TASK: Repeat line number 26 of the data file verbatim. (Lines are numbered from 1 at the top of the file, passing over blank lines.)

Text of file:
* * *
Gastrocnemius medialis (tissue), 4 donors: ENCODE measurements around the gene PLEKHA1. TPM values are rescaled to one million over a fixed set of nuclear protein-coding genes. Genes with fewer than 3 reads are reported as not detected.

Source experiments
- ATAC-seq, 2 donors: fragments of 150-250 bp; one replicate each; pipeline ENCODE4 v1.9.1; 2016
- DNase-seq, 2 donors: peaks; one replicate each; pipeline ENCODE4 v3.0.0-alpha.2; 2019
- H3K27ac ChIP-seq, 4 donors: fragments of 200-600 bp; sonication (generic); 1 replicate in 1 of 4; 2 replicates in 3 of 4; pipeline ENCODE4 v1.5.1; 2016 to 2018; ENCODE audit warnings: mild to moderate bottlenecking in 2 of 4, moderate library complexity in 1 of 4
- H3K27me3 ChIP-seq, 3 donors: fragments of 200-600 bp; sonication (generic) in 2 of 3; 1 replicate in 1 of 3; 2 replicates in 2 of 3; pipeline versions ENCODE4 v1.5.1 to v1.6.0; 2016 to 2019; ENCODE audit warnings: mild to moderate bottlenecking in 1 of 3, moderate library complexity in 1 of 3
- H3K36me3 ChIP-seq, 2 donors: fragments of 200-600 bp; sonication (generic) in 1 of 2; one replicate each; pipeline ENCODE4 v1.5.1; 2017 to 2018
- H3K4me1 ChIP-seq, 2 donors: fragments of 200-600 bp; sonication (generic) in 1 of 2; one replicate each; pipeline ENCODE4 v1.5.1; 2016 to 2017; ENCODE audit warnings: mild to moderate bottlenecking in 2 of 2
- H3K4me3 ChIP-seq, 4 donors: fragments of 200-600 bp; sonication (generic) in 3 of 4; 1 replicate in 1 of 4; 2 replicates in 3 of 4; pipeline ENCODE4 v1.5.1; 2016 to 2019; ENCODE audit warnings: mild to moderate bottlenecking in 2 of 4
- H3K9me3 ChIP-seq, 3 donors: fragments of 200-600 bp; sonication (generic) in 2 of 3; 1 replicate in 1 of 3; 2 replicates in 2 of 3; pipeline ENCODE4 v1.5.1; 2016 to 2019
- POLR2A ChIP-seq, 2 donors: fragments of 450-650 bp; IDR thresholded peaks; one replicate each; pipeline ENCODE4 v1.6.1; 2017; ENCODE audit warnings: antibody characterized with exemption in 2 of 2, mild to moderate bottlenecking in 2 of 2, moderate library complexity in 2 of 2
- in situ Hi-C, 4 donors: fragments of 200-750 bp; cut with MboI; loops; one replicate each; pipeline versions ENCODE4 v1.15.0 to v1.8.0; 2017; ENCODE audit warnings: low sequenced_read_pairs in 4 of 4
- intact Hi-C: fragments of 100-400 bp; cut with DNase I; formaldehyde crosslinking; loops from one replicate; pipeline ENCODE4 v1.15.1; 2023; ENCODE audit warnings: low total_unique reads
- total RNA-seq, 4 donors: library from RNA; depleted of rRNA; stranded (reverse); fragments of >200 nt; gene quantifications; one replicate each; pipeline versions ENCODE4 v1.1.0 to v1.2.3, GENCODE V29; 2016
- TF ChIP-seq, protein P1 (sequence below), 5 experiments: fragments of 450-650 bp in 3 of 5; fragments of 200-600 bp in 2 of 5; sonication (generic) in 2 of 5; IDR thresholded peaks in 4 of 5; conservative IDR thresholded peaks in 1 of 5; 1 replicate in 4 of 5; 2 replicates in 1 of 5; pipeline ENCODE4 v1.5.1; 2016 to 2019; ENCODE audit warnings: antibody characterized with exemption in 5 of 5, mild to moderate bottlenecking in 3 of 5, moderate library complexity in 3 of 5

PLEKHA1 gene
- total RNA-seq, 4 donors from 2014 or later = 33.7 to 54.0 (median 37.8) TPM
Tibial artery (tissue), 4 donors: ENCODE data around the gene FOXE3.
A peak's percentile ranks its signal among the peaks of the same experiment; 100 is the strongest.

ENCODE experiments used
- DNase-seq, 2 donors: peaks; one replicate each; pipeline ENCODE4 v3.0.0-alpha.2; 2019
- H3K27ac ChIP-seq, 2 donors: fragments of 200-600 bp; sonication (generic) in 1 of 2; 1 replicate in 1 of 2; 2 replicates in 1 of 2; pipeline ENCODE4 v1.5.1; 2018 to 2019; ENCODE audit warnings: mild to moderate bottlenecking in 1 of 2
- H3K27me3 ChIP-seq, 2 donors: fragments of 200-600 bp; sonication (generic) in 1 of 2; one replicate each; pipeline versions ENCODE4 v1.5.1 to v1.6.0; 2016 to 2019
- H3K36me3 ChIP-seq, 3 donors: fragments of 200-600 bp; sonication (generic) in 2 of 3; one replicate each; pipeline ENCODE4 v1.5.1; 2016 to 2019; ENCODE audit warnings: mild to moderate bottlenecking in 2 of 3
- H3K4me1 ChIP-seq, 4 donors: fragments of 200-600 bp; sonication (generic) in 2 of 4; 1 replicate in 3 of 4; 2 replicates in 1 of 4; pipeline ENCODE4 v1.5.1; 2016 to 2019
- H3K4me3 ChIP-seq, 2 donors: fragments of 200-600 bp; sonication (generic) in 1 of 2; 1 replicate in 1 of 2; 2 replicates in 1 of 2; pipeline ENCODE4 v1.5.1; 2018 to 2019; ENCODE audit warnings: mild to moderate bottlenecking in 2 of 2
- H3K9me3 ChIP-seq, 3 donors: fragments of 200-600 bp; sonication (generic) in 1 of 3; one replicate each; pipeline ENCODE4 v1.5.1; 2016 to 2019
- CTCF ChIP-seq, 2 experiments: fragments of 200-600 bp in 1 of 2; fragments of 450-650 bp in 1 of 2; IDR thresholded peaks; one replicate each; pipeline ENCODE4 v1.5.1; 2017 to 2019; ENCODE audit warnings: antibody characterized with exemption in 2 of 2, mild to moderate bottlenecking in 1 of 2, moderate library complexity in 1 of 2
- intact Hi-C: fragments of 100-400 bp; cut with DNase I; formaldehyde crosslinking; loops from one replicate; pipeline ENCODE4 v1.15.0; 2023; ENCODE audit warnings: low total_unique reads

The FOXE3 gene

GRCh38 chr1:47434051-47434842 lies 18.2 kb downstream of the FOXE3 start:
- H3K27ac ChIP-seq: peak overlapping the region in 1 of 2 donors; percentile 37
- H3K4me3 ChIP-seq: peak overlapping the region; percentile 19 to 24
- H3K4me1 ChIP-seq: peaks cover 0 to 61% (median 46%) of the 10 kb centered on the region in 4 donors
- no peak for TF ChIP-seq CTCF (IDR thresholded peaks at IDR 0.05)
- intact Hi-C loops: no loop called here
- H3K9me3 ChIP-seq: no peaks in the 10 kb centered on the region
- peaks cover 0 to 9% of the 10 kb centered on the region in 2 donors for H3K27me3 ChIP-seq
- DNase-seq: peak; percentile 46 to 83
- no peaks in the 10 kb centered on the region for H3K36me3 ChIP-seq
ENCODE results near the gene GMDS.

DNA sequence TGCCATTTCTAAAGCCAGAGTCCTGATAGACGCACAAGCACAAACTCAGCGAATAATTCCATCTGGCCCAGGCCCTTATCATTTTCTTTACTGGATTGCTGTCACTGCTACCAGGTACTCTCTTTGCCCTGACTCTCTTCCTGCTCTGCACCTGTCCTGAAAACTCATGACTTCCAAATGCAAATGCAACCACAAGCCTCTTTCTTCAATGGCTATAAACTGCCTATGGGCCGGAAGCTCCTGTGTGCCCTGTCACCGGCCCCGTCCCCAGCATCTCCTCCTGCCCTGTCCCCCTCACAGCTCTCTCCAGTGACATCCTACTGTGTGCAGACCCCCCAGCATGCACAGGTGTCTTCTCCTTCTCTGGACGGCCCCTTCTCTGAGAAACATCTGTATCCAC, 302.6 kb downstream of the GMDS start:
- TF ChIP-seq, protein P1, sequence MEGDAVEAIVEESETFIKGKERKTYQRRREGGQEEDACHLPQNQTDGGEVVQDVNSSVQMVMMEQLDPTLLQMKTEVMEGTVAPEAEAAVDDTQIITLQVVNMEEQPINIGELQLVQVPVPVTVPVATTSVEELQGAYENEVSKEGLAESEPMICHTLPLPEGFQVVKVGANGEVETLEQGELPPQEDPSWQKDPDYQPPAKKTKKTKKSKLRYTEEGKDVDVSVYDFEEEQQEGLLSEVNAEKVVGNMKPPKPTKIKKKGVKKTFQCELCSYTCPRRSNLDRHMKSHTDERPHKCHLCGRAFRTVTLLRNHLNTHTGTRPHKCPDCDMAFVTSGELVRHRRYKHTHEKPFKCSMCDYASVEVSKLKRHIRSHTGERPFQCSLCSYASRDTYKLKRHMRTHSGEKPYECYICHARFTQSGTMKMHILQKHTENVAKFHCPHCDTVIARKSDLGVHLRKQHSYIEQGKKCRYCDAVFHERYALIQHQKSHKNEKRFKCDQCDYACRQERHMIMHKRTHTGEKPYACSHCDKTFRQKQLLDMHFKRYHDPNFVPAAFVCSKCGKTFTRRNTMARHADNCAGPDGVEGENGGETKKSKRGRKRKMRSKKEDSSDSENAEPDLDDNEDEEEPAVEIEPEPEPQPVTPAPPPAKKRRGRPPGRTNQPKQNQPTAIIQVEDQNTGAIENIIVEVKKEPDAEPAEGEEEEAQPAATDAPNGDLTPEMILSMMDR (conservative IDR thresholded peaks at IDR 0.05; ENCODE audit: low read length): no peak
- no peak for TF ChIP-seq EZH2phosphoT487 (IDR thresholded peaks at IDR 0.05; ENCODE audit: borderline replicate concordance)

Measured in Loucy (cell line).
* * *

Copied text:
- H3K4me3 ChIP-seq, 2 donors: fragments of 200-600 bp; sonication (generic) in 1 of 2; 1 replicate in 1 of 2; 2 replicates in 1 of 2; pipeline ENCODE4 v1.5.1; 2018 to 2019; ENCODE audit warnings: mild to moderate bottlenecking in 2 of 2